No doubt Herb Robertson is one of the criminally under-recognized trumpeters in modern jazz and free improvisation as his highly praised work with alto saxophonist Tim Berne and recordings for the much beloved “JMT” jazz label will attest to his musical individuality. However, Robertson has since charted fertile terrain with some of Europe’s finest, although this new release was recorded in New Jersey, June 11, 2000.
Here, the trumpeter steers a group of like minded musicians for a series of lengthy and largely free improvisational pieces as the band opts for a semi-theatrical approach, teeming with humor and pathos. With “The Status Quo,” Robertson’s poetic recital provides a sense of parody amid trombonists’, Steve Swell and Bob Hovey’s cantankerous mid-register lines and Hans Tammen’s finicky “endangered guitar” underpinnings. Consequently, Robertson perpetuates a plethora of novel propositions via his gruff, raspy tone, fluent lines, and altogether muscular mode of attack.
Tammen continues with his manic guitar passages on the free flowing piece, “Time Out/Zipangu,” whereas, various members of the band utilize small percussion instruments in concurrence with Robertson’s melodica performances, whistles and the soloists’ fragmented micro-themes. Hence, there’s a whole lot going on here, including Chris Lough’s nimbly executed bass lines, drummer Tom Sayek’s oscillating rhythms, Robertson’s boisterously stated lyricism and the musicians’ generally festive undercurrents on pieces such as “Tickle Me Crazy” and “Beehive Secrets”. Overall, Music For Long Attention Spans effectively captures one’s imagination as this new effort might signify one of Herb Robertson’s most persuasive recorded documents to date. Highly recommended.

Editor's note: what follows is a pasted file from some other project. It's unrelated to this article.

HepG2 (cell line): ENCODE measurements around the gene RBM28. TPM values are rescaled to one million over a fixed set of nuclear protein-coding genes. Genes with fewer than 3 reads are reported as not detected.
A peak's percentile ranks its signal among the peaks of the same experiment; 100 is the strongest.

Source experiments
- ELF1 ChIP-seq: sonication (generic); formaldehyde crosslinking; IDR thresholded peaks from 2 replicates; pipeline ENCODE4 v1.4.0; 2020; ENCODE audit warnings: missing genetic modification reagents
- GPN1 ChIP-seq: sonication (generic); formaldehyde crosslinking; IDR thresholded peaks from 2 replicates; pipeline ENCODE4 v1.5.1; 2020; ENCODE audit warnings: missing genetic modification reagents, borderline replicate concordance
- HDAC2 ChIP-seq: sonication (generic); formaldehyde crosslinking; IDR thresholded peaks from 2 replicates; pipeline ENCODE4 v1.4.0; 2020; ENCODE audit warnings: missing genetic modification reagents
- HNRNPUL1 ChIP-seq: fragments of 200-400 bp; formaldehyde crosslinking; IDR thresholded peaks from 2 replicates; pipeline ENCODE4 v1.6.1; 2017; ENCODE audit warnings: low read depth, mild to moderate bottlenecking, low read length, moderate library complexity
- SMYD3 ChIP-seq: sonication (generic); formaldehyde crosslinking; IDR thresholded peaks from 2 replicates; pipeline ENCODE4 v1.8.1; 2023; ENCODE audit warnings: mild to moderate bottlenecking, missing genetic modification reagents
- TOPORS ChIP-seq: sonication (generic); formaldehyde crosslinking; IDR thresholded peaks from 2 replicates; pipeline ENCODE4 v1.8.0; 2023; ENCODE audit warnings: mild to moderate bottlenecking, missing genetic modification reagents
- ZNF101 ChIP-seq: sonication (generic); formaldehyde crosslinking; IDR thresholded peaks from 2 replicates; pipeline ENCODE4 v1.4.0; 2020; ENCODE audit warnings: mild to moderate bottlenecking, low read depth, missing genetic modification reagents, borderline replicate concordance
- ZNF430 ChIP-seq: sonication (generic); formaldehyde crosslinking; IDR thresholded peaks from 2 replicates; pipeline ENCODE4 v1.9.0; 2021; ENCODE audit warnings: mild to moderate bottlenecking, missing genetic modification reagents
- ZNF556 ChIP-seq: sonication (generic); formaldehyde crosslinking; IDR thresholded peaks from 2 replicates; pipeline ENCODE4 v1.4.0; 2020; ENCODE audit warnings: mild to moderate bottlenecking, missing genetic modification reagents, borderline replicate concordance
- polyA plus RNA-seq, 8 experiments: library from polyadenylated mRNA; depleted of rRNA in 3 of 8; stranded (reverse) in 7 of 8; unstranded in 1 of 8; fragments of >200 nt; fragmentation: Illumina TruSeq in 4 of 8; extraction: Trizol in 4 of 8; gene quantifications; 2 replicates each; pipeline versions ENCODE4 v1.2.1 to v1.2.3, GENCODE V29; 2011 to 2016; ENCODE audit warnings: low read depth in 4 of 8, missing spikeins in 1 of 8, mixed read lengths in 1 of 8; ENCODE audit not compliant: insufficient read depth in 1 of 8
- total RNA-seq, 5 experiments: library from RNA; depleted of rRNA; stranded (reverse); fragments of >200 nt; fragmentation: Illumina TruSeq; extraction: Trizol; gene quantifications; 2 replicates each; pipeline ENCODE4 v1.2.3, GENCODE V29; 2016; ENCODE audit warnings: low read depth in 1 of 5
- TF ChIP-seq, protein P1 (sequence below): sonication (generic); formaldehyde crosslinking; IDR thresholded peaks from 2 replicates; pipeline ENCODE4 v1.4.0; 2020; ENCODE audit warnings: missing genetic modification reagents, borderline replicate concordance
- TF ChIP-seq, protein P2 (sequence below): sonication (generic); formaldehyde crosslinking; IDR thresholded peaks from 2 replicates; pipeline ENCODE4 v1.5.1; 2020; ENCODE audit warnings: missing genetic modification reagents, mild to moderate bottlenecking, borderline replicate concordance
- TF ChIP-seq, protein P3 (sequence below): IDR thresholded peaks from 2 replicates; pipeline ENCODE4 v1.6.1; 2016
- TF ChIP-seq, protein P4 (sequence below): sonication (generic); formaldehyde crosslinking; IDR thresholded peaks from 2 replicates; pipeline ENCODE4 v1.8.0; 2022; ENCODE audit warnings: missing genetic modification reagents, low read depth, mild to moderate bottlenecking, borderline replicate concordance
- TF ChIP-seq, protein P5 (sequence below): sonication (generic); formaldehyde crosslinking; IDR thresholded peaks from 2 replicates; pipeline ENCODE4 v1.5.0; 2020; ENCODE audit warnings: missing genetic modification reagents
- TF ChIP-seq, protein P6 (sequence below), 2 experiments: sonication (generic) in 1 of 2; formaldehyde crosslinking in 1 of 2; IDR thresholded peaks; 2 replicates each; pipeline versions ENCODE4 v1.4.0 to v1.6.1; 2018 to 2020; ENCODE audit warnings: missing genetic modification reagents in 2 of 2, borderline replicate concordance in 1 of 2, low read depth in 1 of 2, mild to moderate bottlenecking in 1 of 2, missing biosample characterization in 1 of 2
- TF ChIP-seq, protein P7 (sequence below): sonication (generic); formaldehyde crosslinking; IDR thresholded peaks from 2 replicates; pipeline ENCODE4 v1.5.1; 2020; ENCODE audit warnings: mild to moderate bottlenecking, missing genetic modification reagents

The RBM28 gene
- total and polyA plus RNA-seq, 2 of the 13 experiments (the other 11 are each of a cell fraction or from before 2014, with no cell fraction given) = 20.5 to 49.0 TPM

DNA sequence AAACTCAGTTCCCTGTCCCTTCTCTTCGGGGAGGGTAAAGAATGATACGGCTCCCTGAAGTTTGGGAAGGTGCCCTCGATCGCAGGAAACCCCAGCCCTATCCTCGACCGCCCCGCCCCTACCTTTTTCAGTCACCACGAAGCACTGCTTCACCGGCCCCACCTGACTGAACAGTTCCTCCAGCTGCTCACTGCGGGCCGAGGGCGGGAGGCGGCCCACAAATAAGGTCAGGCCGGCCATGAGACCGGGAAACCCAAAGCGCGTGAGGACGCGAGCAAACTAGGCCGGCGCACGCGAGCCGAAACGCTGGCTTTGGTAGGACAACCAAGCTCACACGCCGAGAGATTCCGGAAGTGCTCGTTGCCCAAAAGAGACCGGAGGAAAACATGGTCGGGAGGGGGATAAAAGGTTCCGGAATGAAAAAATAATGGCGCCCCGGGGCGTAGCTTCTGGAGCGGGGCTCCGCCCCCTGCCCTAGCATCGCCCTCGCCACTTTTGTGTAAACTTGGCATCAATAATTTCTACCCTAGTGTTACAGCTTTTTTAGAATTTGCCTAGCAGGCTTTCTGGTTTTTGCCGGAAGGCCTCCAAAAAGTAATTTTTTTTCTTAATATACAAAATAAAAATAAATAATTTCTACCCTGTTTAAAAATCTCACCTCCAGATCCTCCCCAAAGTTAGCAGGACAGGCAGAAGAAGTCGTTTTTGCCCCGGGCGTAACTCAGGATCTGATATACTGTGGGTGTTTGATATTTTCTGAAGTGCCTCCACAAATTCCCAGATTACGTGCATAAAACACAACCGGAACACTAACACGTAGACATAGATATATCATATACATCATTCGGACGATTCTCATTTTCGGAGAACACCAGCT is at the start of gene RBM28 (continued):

I love jazz because it's sophisticated, international, atmospheric yet free, cool and warm.
I was first exposed to jazz through the sultry voice and flawless swing of my mother.
I met Mark Murphy, David Linx, Kurt Elling, and Youn Sun Nah.
The best show I ever attended was Youn Sun Nah in Paris.
The first jazz record I bought was Native Dancer by Wayne Shorter and Milton Nascimento
My advice to new listeners: open your mind and your ears, forget about structure, feel the textures.
Go see live music and keep buying CDs!